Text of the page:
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Crazy: Notes On And Off The Couch Hardcover – June 14, 2011
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“The life, times, and thoughts of a New York therapist are put on display in a candid account of what goes on behind the doctor’s door—and in his head—during a day filled with patients and self-doubt. Tackling serious mental-health subjects without being overly reverent, shrinktalk.net blogger Dobrenski maintains a snappy pace. Patients are not spared his keen observations, which help to answer the vexing question: Am I paranoid, or does my shrink think I'm crazy—and sloppy? . . . But Dobrenski also puts himself under the microscope. . . . Clean, honest writing makes for an engaging read.” —Kirkus Reviews
“It takes a truckload of guts to write a book this honest about one’s profession. To pen one as funny and insightful as Crazy is, simply, amazing. You’ll never view therapy in the same light again.” --The Philadelphia Lawyer, author of Happy Hour Is for Amateurs
“If you ever wondered what your shrink was like out of office hours, then this is the book for you. A fascinating, thought-provoking and at times hilarious, read.” --Robin Baker, author of Sperm Wars and Primal
"Fun for anyone who’s wondered what it’s like to make a living by listening to other people’s troubles all day." - Library Journal
"A refreshing memoir...a solid step in the right direction of reminding patients that treatment can be a two-way street." - Shelf Awareness
From the Inside Flap
a child about his fears of school an hour later, the psychologist then meets with a therapist to deal with his own anxieties, followed by lunch with his socially-phobic colleague who’s already had four martinis by 1 p.m. All this, and it’s
What most of us don’t realize is that while mental health professionals are trying to help people resolve their problems, they often suffer from depression and anxiety, take antipsychotics, self-medicate with booze, and struggle in their own relationships. In other words, they can be just as “crazy” as their patients.
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Top Customer Reviews
Tucker has sex with midgets and craps across a hotel lobby. Phila Lawyer drunk drives evidence away from the scene of a crime and shows up to court in even worse states. Dr. Rob's work, the professional things he deals with in an office, for pay, licensed under the law, make those other stories look like child's play. Which is a bit ironic, given Dr. Rob's childish appearance.
Crazy is an intensely well rounded look at the life of a psychologist, both in terms of the patients treated and the mental battles the doctor himself deals with. There's a good deal of humor up front, with a blind patient who finds driving on the highway therapeutic, a high school Screech-type who makes the entirely understandable mistake of confusing agnosticism with terrorism, and a good helping of schadenfreude as Rob tries to cope with not breaking up with a girl he was never really in a relationship with in the first place.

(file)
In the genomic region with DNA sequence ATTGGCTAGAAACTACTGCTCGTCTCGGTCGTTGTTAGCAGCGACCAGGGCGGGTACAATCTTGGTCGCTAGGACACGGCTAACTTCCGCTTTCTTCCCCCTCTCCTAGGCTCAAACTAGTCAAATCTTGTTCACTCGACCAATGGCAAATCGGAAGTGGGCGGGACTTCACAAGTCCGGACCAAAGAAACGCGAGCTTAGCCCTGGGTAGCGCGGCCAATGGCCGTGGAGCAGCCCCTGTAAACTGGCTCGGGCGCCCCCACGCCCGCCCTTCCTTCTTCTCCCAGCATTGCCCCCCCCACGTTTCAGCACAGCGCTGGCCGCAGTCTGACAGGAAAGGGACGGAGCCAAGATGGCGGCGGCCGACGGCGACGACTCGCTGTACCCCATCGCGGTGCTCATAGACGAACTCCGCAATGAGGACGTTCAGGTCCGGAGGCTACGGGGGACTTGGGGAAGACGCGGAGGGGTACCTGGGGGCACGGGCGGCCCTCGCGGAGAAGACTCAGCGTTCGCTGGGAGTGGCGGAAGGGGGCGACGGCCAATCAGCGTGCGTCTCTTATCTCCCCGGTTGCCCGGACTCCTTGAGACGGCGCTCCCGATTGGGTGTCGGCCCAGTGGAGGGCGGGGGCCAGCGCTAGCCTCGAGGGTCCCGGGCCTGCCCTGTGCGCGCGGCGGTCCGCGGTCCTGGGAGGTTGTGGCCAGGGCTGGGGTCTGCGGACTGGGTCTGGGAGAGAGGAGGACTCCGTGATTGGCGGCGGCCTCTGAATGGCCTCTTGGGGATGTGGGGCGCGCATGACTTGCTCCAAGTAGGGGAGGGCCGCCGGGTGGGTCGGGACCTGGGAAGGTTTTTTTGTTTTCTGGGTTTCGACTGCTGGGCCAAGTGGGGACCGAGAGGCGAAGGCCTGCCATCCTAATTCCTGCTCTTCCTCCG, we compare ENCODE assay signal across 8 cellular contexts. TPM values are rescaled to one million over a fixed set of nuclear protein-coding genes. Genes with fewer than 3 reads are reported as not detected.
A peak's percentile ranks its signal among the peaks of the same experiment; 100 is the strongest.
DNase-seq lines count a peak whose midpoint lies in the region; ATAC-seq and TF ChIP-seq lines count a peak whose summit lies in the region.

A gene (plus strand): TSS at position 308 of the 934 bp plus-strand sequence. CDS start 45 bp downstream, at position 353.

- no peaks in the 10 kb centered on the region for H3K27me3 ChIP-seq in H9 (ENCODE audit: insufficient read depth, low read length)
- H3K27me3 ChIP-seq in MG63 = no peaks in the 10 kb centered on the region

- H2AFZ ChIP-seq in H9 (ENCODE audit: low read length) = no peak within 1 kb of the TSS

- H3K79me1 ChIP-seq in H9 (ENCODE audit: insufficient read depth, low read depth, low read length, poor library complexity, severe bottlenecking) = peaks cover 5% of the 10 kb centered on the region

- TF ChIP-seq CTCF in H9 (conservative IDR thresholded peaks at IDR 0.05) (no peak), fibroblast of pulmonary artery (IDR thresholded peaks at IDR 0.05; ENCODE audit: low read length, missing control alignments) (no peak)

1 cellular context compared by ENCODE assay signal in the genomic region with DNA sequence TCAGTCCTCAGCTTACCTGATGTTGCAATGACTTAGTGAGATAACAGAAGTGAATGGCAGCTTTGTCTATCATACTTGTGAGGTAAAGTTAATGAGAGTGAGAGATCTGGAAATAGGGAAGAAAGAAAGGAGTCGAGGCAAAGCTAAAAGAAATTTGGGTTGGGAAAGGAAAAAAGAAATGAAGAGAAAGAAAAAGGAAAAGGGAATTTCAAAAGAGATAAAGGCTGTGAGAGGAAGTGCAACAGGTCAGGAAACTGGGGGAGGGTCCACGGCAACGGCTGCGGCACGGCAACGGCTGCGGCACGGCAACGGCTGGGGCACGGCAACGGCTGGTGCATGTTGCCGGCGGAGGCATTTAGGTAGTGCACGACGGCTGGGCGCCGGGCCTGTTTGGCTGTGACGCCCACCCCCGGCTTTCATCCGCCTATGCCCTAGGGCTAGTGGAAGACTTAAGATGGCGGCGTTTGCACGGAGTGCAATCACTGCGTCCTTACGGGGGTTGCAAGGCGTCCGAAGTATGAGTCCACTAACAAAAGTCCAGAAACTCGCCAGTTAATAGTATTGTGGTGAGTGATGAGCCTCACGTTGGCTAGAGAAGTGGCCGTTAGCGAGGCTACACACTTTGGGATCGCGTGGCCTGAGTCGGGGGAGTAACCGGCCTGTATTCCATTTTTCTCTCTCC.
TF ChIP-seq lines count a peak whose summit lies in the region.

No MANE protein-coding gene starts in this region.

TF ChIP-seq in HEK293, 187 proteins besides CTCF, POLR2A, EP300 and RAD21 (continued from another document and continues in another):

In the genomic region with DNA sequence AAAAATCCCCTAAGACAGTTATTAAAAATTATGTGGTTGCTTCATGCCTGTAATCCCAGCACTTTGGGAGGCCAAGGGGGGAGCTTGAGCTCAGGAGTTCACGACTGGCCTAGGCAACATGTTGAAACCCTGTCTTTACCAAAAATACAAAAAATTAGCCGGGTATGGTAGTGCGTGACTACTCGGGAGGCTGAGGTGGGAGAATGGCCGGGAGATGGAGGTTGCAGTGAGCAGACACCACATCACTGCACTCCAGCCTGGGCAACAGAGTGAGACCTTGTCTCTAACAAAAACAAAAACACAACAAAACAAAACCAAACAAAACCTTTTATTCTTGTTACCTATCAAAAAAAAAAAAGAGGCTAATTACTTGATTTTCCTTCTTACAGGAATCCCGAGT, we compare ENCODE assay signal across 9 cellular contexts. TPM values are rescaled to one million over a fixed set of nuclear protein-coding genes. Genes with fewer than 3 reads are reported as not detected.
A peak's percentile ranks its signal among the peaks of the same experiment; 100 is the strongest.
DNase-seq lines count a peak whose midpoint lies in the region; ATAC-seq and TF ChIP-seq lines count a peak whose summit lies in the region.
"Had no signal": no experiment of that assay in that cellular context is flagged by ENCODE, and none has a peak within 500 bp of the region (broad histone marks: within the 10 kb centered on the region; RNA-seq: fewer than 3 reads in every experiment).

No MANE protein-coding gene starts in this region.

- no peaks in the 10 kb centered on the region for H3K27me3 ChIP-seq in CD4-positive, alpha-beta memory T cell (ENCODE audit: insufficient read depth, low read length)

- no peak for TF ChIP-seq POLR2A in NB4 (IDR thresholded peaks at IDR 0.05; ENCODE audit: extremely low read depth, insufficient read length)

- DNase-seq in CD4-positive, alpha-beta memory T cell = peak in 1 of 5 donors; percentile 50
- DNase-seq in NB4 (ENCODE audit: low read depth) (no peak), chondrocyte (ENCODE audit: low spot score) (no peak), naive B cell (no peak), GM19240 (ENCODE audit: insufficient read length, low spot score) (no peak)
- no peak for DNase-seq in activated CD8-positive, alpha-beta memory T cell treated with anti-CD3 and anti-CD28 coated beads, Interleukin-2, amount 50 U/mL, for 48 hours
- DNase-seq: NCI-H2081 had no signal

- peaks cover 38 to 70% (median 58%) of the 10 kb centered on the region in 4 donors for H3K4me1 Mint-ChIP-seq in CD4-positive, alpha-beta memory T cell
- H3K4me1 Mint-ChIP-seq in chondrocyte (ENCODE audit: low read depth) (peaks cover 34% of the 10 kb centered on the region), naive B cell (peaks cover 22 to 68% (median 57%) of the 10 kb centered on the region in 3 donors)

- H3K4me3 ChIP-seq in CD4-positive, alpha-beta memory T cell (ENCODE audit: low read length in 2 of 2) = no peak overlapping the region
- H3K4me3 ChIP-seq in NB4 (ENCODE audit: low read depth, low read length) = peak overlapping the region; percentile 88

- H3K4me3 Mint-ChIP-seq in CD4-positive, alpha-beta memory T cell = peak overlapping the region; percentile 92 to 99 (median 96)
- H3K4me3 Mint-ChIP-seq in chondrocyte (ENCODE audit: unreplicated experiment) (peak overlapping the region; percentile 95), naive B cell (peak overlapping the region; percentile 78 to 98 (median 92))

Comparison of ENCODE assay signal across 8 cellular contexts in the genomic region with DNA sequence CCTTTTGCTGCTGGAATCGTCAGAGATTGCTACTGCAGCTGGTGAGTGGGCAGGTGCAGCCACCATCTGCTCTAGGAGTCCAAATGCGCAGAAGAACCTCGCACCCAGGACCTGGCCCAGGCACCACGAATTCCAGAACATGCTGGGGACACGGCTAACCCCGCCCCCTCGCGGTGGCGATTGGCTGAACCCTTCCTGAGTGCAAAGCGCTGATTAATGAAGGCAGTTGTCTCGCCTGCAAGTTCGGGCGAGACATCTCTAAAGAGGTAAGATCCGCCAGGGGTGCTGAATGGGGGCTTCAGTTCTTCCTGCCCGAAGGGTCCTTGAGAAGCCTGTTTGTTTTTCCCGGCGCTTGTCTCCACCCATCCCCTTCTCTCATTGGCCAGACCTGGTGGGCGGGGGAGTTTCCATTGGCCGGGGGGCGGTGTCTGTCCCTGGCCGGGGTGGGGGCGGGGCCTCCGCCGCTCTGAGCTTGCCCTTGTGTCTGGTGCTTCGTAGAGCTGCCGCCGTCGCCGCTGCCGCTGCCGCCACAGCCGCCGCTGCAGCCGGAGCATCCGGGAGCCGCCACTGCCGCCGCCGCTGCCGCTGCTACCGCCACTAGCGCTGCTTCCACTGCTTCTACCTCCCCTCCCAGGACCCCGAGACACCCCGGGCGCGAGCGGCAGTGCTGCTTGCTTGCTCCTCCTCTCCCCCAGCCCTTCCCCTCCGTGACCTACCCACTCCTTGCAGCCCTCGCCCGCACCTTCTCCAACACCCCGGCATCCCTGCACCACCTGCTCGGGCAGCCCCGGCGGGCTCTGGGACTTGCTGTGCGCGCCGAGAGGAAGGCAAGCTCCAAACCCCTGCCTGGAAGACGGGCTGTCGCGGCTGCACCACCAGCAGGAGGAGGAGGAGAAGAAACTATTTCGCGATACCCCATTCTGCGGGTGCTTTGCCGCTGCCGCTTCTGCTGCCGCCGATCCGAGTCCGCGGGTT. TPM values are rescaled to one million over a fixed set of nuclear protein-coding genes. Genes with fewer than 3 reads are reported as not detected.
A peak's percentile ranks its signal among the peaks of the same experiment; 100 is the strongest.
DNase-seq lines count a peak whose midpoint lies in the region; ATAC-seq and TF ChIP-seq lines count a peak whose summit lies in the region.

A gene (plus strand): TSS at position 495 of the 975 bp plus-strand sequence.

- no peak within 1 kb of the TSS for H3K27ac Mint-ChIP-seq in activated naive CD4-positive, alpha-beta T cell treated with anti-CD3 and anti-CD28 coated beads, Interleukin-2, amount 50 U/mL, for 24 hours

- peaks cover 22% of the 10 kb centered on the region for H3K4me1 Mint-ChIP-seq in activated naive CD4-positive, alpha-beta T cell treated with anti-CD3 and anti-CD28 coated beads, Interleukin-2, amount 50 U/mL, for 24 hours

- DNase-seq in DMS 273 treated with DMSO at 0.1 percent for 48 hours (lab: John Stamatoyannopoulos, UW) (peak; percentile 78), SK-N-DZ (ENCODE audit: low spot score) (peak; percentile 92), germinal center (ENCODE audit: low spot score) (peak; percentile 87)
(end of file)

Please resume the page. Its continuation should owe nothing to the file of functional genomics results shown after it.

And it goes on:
But, it's no surprise that the world of mental disease isn't all fear of sunshine and imagined rainbows. We also see patients struggle with loved ones who have died, accidents that should have killed them, being the victim of sexual assault, and also being the perpetrator. Some patients appear to recover fully, while others are faced with slugging through a life where the best case scenario is marginal improvement.
The writing is gripping, with an appropriate amount of gravitas, while also being self aware that the doctor doesn't have all the answers, and that sometimes there aren't any answers to begin with.
My only complaint is that having been an avid fan of Rob's blog, ShrinkTalk.net, it's clear that Crazy is merely the tip of the iceberg of what happens on and off the couch. But, as far as complaints go, being left wanting more is pretty minor. ...And probably the work of some shrinky voodoo.
Because Dobrenski is a funny writer, I thought the answer might humiliate me. Nope. Instead, what I found was a ton of insight and empathy. Even when he's dealing with convicted sex offenders, Rob admits to his discomfort and offers insights instead of going for any kind of cheap laughs. His chapter on PTSD was riveting and led me to do research on the topic. But where Rob really wins is in his writings about relationships. I wish I hadn't bought it on Kindle, because I know several people I'd loan this book to right now because they could really use the thing. I may need to buy more copies.
By talking about his own relationship issues, Rob puts himself at the same level as he sees his patients. He's in therapy over a broken heart and so are many of his clients. His thoughts on marriage are brilliant and I truly hope his next book is a funny guide to marriage and relationships.
I read a lot of books, and "Crazy" is definitely one of a kind. Part memoir, part self-help (NOT in the traditional way), part humor . . . I highly recommend.